Although the Americans with Disabilities Act is decades old, many businesses, including law firms, continue to treat it as a suggestion, rather than federal law, according to Eve Hill and Jason Turkish, two lawyers who represent plaintiffs in disability cases.
Law professor Kim Wehle is used to helping her students begin to think like lawyers. But the methodology behind making tough decisions as a legal professional can also benefit the general public. It's why How To Think Like a Lawyer—and Why: A Common-Sense Guide to Everyday Dilemmas was a natural follow-up to her two previous books, How To Read the Constitution—and Why and What You Need To Know About Voting—and Why.
The Innovation for Justice lab launched at the University of Arizona’s James E. Rogers College of Law in 2018 with the goal of designing, building and testing new solutions to addressing the justice gap impacting millions of Americans.
Hilary J. Allen isn't sorry if you find her new book scary. In fact, she's hoping that Driverless Finance: Fintech's Impact on Financial Stability can spook enough people to create momentum for change.
Business hasn’t slowed down during the COVID-19 pandemic, which tore many couples apart, according to family law attorneys Stacy D. Phillips, who practices in Los Angeles, and Bonnie E. Rabin, who practices in New York. However, the COVID-19 crisis has made it easier to work together.
There's plenty of conventional wisdom about what makes a good legal brief or court opinion. Judge Robert E. Bacharach of the Denver-based 10th U.S. Circuit Court of Appeals says when judges socialize, their conversations often devolve into discussions about language and pieces of writing that they enjoy or revile.
Evisort co-founder Jake Sussman says when the company began developing its contract management and analysis platform, its goal was to use artificial intelligence as a last resort.
Most of the spotlights are on the U.S. Supreme Court when it comes to legal cases that impact civil rights. But state supreme courts are the final arbiters of what each state's own constitution dictates.
If you have a trial coming up in the U.S. District Court for the Northern District of Illinois, it’s likely that jurors will be spread out across the courtroom and masked, rather sitting in the box.
Looking for a new listen? We've picked our favorite 2021 episodes from each of the ABA Journal's three podcasts. And if this whets your appetite, find more than 10 years of past episodes on our podcast page. You can also check out more legal podcasts from our partners at Legal Talk Network.
In her debut novel, All Her Little Secrets, attorney Wanda M. Morris has written a legal thriller full of corporate intrigue and small-town secrets. Morris takes readers inside Atlanta boardrooms and back into the past of her heroine, Ellice Littlejohn.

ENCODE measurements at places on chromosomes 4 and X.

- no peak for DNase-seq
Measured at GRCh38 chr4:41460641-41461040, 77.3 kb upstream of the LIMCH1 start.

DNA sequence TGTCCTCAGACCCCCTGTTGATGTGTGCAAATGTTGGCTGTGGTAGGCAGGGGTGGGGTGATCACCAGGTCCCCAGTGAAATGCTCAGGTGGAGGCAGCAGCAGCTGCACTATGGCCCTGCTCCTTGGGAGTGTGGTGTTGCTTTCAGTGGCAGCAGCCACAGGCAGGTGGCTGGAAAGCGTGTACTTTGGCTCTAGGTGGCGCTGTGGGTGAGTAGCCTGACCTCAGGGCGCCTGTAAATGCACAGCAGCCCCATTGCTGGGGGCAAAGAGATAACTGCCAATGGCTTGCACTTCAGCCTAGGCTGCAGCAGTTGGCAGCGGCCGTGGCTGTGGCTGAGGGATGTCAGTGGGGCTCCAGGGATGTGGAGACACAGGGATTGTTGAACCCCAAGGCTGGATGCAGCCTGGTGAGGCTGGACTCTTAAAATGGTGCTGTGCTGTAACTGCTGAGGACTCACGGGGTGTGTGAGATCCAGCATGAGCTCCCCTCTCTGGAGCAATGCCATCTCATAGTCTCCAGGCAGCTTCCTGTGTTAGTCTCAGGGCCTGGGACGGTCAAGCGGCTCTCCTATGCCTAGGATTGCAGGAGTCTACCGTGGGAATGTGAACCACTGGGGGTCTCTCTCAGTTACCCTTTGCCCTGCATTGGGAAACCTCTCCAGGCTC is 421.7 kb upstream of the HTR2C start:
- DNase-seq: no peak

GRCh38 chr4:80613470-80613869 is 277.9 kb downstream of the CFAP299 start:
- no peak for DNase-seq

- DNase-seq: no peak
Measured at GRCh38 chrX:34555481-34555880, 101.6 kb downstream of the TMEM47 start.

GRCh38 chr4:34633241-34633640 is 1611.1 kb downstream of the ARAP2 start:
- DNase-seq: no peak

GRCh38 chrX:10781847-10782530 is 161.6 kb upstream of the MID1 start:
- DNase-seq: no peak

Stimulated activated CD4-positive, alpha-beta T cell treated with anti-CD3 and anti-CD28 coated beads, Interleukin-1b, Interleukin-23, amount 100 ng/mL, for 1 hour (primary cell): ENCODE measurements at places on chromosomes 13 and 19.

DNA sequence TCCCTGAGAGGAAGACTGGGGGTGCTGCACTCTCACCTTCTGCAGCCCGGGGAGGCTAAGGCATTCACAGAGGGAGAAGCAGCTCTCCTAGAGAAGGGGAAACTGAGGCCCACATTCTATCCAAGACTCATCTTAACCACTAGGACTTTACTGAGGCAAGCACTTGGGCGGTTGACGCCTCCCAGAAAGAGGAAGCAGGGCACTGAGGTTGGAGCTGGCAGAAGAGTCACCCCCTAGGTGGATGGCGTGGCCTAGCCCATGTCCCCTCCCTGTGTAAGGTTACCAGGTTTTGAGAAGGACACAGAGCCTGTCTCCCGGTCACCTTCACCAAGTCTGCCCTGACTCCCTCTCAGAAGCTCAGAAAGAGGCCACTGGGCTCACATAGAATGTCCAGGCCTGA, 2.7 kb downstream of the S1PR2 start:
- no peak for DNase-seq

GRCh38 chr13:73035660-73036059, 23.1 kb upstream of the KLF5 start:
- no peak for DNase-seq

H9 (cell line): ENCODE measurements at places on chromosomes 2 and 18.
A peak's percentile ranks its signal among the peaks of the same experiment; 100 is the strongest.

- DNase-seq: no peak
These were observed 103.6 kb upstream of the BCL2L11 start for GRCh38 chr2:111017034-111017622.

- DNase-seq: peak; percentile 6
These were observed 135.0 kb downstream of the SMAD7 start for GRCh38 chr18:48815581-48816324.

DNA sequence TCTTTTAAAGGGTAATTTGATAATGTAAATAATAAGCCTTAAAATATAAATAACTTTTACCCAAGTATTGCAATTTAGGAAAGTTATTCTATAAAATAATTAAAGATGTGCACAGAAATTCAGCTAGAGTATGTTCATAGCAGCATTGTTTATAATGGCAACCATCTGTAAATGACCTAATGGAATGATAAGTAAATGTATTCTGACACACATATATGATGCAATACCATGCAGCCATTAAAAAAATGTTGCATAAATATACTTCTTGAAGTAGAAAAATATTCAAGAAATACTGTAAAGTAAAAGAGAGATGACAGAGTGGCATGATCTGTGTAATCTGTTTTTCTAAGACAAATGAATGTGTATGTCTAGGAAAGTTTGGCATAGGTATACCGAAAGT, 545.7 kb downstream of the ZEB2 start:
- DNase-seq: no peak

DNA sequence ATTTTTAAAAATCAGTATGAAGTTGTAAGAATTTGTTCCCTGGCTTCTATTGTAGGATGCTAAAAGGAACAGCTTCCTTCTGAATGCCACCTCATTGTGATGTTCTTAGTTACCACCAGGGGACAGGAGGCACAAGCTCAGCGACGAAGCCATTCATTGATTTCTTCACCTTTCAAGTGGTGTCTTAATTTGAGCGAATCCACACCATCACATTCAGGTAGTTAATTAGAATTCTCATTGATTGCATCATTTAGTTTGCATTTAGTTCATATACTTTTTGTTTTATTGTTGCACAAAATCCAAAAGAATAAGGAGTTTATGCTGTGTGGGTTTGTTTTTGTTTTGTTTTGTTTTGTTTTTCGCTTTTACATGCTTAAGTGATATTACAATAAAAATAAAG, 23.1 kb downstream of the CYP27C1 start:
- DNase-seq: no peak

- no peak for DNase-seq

AJ Shankar, the founder and CEO of e-discovery platform Everlaw, likes to say his company’s technology is designed to help clients find needles in a haystack.
In our annual Year in Review episode, Lee Rawles speaks to her ABA Journal colleagues Blair Chavis, Matt Reynolds and Amanda Robert to find out how they spent their free time in 2021.
The heavy, hardback editions of Martindale-Hubbell law directories, which were published annually and had different volumes for each jurisdiction, represented an important tool for executive search consultants back in the 1980s, before internet access was common, and lawyers’ backgrounds could only be found through paper or word of mouth.
Like the legal profession, the practice of medicine in the United States is highly regulated. But it hasn't always been, and the idea that a person has the right to try the medical therapies of their choice has a much longer history. In Choose Your Medicine: Freedom of Therapeutic Choice in America, law professor Lewis A. Grossman introduces readers to a fractious history with some unexpected combatants—and comrades.
Michele Pistone, a professor at the Villanova University Charles Widger School of Law, says there are not enough immigration lawyers and attorneys who take on pro bono cases to meet the demand of immigrants seeking legal assistance.
Whenever the ABA Journal has conducted a survey to find the best legal movies or the best legal plays, 12 Angry Men has made the list. The black-and-white 1957 film about a deadlocked jury coming to a consensus in a murder trial has become a classic, one of Henry Fonda's most striking roles. As a play, 12 Angry Men is performed around the world, in many languages, in theaters large and small.
In the late 1980s, law school groups for gay and lesbian students met off campus in case members didn’t want the school community to know their sexual orientation, says Joan Howarth, who started her teaching career in 1989 as a visiting professor at the University of California at Davis School of Law.
Since World War II, more than 2 million service members have been discharged from U.S. military service with a status other than "honorable discharge." Having a discharge that falls below a certain level can impact a veteran's access to pensions, GI Bill education benefits, health care, insurance or home loans, as well as carrying a stigma.
Much has been said about police officers and departments who violate civil rights or enforce the law in discriminatory ways. But not as much attention has been paid to the ways in which the U.S. Supreme Court has enabled police excesses and insulated police from civil or criminal responsibility, says Erwin Chemerinsky, the dean of the University of California at Berkeley School of Law and author of the new book Presumed Guilty: How the Supreme Court Empowered the Police and Subverted Civil Rights.